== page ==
How does neurogenic tremor occur?
Neurogenic tremors include various simple preparatory exercises borrowed from yoga and tai chi that are intended to produce the tremor reflex in the body. These start while standing and end while lying down. It is important that practitioners listen to how their body feels – and stop if they feel uncomfortable.
The seven exercises that trigger neurogenic tremors focus primarily on the large lumbar muscle: the so-called psoas muscle (psoas major muscle). This runs from the lumbar spine to the inside of the thigh and connects the latter to the hip bone.
After the six preliminary exercises, the person lies on their back on an exercise or yoga mat and places their legs bent close together. Then place your feet together and let your knees sink to the floor in a relaxed manner like a butterfly. From this position, practitioners push their pelvis upwards and hold the position for a while until they feel tension in their legs.
Then the pool is slowly lowered back to the floor. The feet are still together and the knees are still open and relaxed like a butterfly. Some practitioners may already experience initial trembling or shaking in their legs. This should not be suppressed, but rather released and allowed as long as it feels comfortable.
Practitioners can now slowly move their knees towards each other so that they gradually return to an upright position. This may increase neurogenic tremors.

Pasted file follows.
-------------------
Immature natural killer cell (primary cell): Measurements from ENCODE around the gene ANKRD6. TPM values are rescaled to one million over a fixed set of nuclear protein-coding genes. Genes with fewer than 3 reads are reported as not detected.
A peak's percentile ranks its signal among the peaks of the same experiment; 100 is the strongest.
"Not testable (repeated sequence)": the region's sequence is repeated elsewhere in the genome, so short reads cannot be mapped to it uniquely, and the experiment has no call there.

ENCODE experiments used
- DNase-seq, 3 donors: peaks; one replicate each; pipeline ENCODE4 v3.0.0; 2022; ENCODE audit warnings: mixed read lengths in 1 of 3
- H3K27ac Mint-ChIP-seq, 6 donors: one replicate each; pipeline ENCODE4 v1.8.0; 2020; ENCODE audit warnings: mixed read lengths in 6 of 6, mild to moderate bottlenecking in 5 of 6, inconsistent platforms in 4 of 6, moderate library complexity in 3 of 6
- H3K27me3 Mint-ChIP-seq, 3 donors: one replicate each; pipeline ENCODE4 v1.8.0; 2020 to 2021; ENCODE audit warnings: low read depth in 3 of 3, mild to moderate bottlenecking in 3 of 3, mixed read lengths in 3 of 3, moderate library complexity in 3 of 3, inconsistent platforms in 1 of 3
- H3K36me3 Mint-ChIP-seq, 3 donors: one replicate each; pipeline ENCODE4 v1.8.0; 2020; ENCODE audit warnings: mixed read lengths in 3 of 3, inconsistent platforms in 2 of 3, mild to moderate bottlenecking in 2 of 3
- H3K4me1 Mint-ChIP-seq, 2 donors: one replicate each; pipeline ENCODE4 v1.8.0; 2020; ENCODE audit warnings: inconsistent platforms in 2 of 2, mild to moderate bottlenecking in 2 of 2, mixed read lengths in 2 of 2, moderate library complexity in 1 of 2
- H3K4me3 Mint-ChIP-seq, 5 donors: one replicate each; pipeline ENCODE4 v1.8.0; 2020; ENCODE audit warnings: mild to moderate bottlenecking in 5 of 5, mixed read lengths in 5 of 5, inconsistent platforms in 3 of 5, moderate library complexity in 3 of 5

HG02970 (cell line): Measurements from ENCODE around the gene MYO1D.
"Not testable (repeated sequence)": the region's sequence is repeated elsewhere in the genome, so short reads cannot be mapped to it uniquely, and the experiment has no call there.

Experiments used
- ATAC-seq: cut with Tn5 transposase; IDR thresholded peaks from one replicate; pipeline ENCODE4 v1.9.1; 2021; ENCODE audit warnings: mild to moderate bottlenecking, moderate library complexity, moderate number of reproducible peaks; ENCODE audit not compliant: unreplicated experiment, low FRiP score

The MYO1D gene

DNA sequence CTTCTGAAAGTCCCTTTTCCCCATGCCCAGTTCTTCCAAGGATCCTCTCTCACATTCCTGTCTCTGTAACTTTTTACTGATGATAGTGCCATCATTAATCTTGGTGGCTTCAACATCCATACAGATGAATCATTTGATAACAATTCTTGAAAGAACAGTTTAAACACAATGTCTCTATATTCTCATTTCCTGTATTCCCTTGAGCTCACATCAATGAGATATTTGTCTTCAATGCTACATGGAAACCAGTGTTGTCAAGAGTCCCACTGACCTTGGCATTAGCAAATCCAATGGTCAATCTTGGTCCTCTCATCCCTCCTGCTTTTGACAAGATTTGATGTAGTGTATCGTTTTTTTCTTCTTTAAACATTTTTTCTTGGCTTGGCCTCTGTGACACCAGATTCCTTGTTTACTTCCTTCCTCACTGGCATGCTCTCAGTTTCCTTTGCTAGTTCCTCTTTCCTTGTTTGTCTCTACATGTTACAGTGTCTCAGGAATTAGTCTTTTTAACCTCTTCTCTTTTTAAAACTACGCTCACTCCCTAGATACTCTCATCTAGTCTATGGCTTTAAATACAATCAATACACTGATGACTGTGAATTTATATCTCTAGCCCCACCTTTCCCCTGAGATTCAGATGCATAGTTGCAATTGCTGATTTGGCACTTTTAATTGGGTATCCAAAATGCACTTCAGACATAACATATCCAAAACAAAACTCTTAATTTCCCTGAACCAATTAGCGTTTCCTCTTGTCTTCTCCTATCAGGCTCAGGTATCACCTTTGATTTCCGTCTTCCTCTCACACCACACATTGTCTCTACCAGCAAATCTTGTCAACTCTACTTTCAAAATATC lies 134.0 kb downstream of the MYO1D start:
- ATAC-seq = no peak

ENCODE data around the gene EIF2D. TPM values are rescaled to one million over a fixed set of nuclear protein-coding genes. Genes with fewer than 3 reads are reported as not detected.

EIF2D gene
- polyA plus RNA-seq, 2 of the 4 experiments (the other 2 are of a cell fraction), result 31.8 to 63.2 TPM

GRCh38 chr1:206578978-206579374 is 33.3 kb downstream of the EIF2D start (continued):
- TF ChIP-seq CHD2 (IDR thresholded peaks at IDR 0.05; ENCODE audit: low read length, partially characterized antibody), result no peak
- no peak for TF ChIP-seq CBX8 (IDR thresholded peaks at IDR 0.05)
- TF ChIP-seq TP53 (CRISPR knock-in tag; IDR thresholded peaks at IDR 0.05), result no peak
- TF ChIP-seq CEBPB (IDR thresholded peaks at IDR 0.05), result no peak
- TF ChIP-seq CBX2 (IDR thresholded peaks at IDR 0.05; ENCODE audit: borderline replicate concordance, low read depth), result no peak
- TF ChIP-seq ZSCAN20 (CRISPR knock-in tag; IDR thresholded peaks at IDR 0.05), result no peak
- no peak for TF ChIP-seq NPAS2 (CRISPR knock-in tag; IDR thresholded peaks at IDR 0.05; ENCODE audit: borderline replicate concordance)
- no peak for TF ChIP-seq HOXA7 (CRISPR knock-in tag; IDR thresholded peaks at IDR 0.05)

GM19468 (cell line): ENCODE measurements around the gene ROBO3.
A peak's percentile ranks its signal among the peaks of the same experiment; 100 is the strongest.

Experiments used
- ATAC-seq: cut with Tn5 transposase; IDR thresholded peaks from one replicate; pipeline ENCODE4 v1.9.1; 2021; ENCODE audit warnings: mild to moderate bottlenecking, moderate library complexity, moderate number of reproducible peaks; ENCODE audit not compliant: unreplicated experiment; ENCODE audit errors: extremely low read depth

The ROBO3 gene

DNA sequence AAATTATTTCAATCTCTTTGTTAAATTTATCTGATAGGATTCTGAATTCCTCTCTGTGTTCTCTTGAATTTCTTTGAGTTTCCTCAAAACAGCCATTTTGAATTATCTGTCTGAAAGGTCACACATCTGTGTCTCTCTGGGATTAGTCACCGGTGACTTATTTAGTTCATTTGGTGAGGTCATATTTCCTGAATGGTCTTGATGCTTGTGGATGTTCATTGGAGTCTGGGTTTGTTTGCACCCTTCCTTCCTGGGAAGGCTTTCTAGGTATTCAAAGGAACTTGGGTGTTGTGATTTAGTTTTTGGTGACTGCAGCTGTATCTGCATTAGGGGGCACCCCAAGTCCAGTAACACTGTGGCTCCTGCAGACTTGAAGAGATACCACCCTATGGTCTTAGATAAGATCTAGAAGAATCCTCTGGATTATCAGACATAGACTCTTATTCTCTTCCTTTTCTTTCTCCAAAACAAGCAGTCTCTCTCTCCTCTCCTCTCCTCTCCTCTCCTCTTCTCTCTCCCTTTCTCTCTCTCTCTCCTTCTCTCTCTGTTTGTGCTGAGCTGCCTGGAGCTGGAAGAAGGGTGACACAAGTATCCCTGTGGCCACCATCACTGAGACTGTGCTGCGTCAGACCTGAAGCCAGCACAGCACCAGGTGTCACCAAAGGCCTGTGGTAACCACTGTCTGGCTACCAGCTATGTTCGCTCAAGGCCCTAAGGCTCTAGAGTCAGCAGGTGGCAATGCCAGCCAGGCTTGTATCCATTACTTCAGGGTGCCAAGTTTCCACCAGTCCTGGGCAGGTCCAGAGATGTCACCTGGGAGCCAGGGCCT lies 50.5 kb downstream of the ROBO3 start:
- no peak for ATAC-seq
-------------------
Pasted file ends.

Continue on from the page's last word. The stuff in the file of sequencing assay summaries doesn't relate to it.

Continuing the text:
Continue in this way until the feet are about hip-width apart on the floor, but the knees still have a slight outward trend. The trembling, shaking or dangling usually continues. Anyone who feels comfortable with it can continue to do so. The tremor may spread to the pelvis and lower back.
Neurogenic tremors are not the same in all people and not on all days. While some people experience a more gentle tremor, others may develop a type of violent shaking in which the legs or the rest of the body move significantly. The duration of the tremors can also vary greatly.
The shaking can be stopped at any time
If you want to finish the exercise, let your knees tilt towards each other and your legs slide flat on the floor – and briefly feel the effects of the neurogenic tremor. Feelings may also arise.
Initially, neurogenic tremor should not be used for longer than 15 minutes. Those who are more experienced can often induce the tremor reflex without the preliminary exercises. Many report that they feel very relaxed after neurogenic tremor.
Important: If you have experienced something traumatic, neurogenic tremors may make the experience more present again. Therefore, those affected who have not yet dealt with their trauma through talk therapy should not try this method on their own. However, neurogenic tremors can complement trauma therapy – ideally with professional guidance.